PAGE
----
# Seeking a precedent – two-stage Gaussian integration?

Sometimes, by iteration, linear algebra can be used to solve non-linear equations. For example, consider the system $$Ax=a \qquad B(x)y=b(x),$$ where $$a$$ is a vector with scalar entries, $$A$$ is a matrix with scalar entries, $$b(x)$$ is a vector whose entries are functions of $$x$$, and $$B(x)$$ is a matrix whose entries are functions of $$x$$. This system can be solved by first solving $$Ax=b$$, then substituting the solution into the second equation $$By=b$$, and then solving the second equation. The system can also be solved by first solving $$By=b$$ over the ring of functions of $$x$$, and then solving the first equation.

Similarly, formal$$^*$$ Gaussian integration techniques can sometimes be used iteratively to compute the exact integrals of non-Gaussian integrands. Here's a 3D example in the variables $$a,b,x$$; it is easy to raise this example to higher dimensions by replacing scalars with vectors and matrices.

Let $$L=\lambda ab+\frac12 q(b)x^2+\alpha a+\beta b+\xi x$$, where all the letters represent scalars except for $$q(b)$$ which is a function of $$b$$. We wish to compute $$I := \int e^Lda\,db\,dx$$. This is not a Gaussian integral because the $$q(b)x^2$$ term is not quadratic in the integration variables.

Yet first computing the $$ab$$ integral we get $$I(x) := \int e^Lda\,db = e^{\xi x}e^{q(\partial_\beta)x^2/2}\int e^{\lambda ab+\alpha a+\beta b}da\,db$$ $$= \frac{2\pi}{\lambda}e^{\xi x}e^{q(\partial_\beta)x^2/2}e^{-\alpha\beta/\lambda} = \frac{2\pi}{\lambda}e^{-\alpha\beta/\lambda + \xi x + q(-\alpha/\lambda)x^2/2}.$$

Thus $$I(x)$$ is a Gaussian with respect to $$x$$, so we can (formally) compute $$I = \int I(x)dx = \frac{(2\pi)^{3/2}}{\lambda\sqrt{q(-\alpha/\lambda)}} e^{-\alpha\beta/\lambda - q(-\alpha/\lambda)^{-1}\xi^2/2}.$$

We could have arrived at the same result by first computing the $$x$$ integral as a formal Gaussian over the ring of functions of $$b$$ and then computing the $$ab$$ integral.

Question. Is there a precedent for this procedure? A name? Is there a place where people routinely iterate Gaussian integration to integrate non-Gaussians?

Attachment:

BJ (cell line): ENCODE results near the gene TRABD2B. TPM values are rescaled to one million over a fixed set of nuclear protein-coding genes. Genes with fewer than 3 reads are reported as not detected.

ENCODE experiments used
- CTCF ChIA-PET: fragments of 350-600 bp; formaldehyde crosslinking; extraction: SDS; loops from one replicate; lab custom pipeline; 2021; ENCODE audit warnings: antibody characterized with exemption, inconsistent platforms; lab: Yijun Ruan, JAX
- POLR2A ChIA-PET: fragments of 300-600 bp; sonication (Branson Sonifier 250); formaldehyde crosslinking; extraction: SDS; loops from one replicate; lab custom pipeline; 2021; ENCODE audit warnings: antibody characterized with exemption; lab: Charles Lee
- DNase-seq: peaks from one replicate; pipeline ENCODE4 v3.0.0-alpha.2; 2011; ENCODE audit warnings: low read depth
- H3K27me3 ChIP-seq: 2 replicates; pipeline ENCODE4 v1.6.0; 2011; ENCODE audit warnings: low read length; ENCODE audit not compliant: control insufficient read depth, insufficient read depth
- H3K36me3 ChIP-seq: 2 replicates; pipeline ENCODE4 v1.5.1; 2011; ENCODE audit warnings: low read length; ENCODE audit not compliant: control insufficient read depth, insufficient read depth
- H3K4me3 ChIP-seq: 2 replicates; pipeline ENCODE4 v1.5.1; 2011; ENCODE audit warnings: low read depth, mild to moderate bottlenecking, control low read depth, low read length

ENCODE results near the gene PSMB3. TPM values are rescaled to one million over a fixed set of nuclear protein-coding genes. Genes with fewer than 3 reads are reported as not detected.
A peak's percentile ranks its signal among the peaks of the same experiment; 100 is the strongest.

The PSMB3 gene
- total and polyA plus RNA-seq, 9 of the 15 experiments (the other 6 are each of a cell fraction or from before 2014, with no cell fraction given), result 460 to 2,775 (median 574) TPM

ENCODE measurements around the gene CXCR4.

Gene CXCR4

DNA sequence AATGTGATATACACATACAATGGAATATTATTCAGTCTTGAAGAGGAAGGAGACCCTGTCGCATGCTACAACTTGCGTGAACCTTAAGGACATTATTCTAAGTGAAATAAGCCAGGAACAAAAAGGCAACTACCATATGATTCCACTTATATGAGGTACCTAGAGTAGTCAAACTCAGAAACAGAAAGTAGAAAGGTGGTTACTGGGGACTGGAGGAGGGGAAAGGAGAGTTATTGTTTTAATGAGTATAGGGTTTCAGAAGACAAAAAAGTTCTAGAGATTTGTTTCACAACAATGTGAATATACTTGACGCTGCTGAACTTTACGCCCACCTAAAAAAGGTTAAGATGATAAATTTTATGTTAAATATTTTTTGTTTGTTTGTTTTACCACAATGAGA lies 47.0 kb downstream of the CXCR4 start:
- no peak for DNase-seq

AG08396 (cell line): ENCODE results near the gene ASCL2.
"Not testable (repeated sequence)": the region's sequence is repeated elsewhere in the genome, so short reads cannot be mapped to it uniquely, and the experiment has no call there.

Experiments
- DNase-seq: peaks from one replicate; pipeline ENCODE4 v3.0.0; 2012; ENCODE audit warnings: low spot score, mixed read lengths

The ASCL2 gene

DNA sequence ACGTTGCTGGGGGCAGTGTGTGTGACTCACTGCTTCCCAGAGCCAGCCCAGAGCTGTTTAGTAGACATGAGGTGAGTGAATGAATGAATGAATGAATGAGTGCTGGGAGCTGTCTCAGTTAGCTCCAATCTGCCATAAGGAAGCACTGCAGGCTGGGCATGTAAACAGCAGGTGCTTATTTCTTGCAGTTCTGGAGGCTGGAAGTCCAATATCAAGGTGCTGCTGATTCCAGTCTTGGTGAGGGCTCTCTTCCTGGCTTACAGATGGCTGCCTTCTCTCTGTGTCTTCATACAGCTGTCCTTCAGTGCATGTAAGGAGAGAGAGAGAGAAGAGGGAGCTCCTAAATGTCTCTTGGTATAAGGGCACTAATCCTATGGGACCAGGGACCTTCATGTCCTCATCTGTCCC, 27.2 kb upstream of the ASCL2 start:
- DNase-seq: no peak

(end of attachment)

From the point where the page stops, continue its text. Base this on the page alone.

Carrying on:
$$^*$$Meaning, applying standard formulas without worrying about convergence. Add conditions if you must, or think that we're really imitating some QFT-like context in which convergence is not an issue.

• I did something similar in this old paper of mine mat.univie.ac.at/~slc/s/s49abdess.html Jun 22, 2021 at 14:57
• Nice paper! And closely relevant to work I'm doing with Roland van der Veen (see drorbn.net/la19 and the in-progress drorbn.net/dpg/DPG.pdf; I'll cite your paper within Comment 2.9). But I could find no "two-stage" stuff in your paper. If it's there, can you be specific about where? Jun 22, 2021 at 15:32
• The closest would be section II.1 of my paper where I iterate the use of formal Gaussian integration to get a formula of the composition of two functions. That part is heuristic but then in is made rigorous at the level of formal power series in section III.1. As I said I think it is similar or in the same spirit of you are considering, but I wouldn't claim it is exactly the kind of computation you described. BTW, please say Hi to Roland for me. Jun 22, 2021 at 15:43
• Also perhaps of interest to you is the so called intermediate field formalism (a.k.a Hubbard-Stratonovich transformation in the physics literature). A paper where this iterated is arxiv.org/abs/1601.02805 There the goal is not exact computation but rather proving higher (Borel Leroy) summability. Jun 22, 2021 at 15:47
• Can't edit - the earlier links are fixed here: drorbn.net/la19 and drorbn.net/dpg/DPG.pdf. Jun 22, 2021 at 15:57